Georgia FM Visits Etchmiadzin

MINISTER OF FOREIGN AFFAIRS OF GEORGIA SALOME ZURABISHVILI VISITS HOLY
ETCHMIADZIN

ETCHMIADZIN, July 26 (Noyan Tapan). Minister of Foreign Affairs of
Georgia Salome Zurabishvili visited the Mother See of Holy Etchmiadzin
on July 22.

Bishop Paren Avetikian, Head of the Monastic Council, manager on
administrative and organization issues of the Mother See of Holy
Etchmiadzin, received her and conveyed the best wishes of Catholicos
of All Armenians Karekin II. Greeting the Georgian guest, the Bishop
touched upon the warm and brotherly relations both between the
countries and churches. Salome Zurabishvili expressed her gratitude to
the Holy Father for his reception. She also presented the internal
situation in Georgia and the regional problems. According to the
Information System of the Mother See of Holy Etchmiadzin, the Minister
of Foreign Affairs of Georgia accompanied by Bishop Avetikian visited
the Cathedral and the museum at the end of the meeting. Ambassador
Extraordinary and Plenipotentiary of Armenia to Georgia Georgy
Khosroev and other officials were also present at the meeting.

Armrosgasprom Invests $13Mln to Sphere of Gas-Supply This Year

“ARMROSGASPROM” INVESTS 13 MLN DOLLARS TO SPHERE OF GAS-SUPPLY THIS
YEAR

YEREVAN, July 26 (Noyan Tapan). This year the “Armrosgasprom” company
will invest 6.76 bln drams (about 13 mln dollars) to the sphere of
gas-supply of Armenia. Abgar Budaghian, senior specialist of the
Commission on Public Services Regulation, said about it during the
July 23 sitting. It should be mentioned that “Armrosgasprom” submitted
the 2004 investment program to the commission for discussion. According
to it, 372.8 mln drams will be invested with the purpose of study,
restoration, reconstruction and re-equipment of the gas-supply system,
178.5 mln drams will be invested with the purpose of the decrease of
losses in the gas-supply system, and 23.3 mln drams – with the purpose
of the purchase of machines and mechanisms in the system of gas
transportation. The decrease of losses in the gas-distribution system
made 350 mln drams as a result of investments. 530-kilometer new gas
pipeline will be constructed, and 160,000 people will receive an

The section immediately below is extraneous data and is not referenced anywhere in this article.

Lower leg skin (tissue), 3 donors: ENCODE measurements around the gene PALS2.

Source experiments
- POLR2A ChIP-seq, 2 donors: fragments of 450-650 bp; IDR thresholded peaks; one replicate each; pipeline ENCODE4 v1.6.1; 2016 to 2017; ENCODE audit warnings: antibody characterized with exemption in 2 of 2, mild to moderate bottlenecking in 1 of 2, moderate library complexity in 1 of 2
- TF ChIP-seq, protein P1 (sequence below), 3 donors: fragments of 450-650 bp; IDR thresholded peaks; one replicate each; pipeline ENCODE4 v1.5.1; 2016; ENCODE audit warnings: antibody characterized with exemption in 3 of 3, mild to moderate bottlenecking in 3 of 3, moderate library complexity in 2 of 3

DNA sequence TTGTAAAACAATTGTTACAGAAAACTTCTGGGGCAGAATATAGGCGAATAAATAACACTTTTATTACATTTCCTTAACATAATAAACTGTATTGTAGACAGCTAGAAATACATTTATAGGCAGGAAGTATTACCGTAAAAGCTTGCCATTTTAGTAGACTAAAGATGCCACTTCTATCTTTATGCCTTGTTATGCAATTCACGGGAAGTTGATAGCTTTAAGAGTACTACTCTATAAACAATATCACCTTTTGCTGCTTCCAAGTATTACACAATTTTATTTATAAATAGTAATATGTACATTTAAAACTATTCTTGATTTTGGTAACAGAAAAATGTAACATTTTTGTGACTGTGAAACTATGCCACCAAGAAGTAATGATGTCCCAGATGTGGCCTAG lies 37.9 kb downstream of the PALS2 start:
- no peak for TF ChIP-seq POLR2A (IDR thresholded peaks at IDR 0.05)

opportunity to join the network of gas-distribution, including 98,000
people will become real subscribers. It should be mentioned that
according to the data of 2003, there were 54,000 subscribers in the
republic. The same day, the commission approved the investment program
of “Armrosgasprom”.

USDA Map Contributes to Aigezard Winery

USDA MAP CONTRIBUTES TO AIGEZARD WINERY

YEREVAN, July 26 (Noyan Tapan). According to Brent Trelan, USDA MAP
wine-making expert, the production of the winery of the village of
Aigezard of the Ararat region is the best among the Armenian dry and
half-dry wines. B. Trelan carried out the great work directed at the
increase of the quality of this wine.

According to the USDA MAP, which contributes to the enterprise, the
works were carried out with participation of B. Trenal, in particular,
on the line of the prolongation of terms of storing of and bottling of
wines. According to the message, the history of the winery-brandy
enterprise of Aigezard started in 1929. The winery being idle since
1998 and resuming its work in 2002 has an opportunity to annually lay
in at least 10 tons of grapes today.

From: Emil Lazarian | Ararat NewsPress

Yerevan Conference Dedicated to Monitoring Radiation at ANPP

INTERNATIONAL CONFERENCE DEDICATED TO RADIATION MONITORING IN LOCATION
OF ARMENIAN NUCLEAR POWER PLANT TO BE HELD IN YEREVAN

YEREVAN, July 26 (Noyan Tapan). The international conference dedicated
to issues of unification and optimization of the radiation monitoring
in the location of the Armenian Nuclear Power Plant will be held in
Yerevan in September.

Robert Vardanian, Chairman of the steering committee of the
conference, told NT’s correspondent that main attention will be drawn
to the problems of security of nuclear power plants, nuclear waste
products, issues connected with the environment that present great
interest for the region. Representatives of the United States, Great
Britain, France, Slovenia, Russia, Hungary, Belorussia Ukraine and
Georgia will participate in the conference besides Armenia.

CoE Contributes to Elaboration of General Layout of Comunities

COUNCIL OF EUROPE CONTRIBUTES TO ELABORATION OF GENERAL LAYOUTS OF
REGIONAL COMMUNITIES OF ARMENIA

YEREVAN, July 26 (Noyan Tapan). It is expected that the general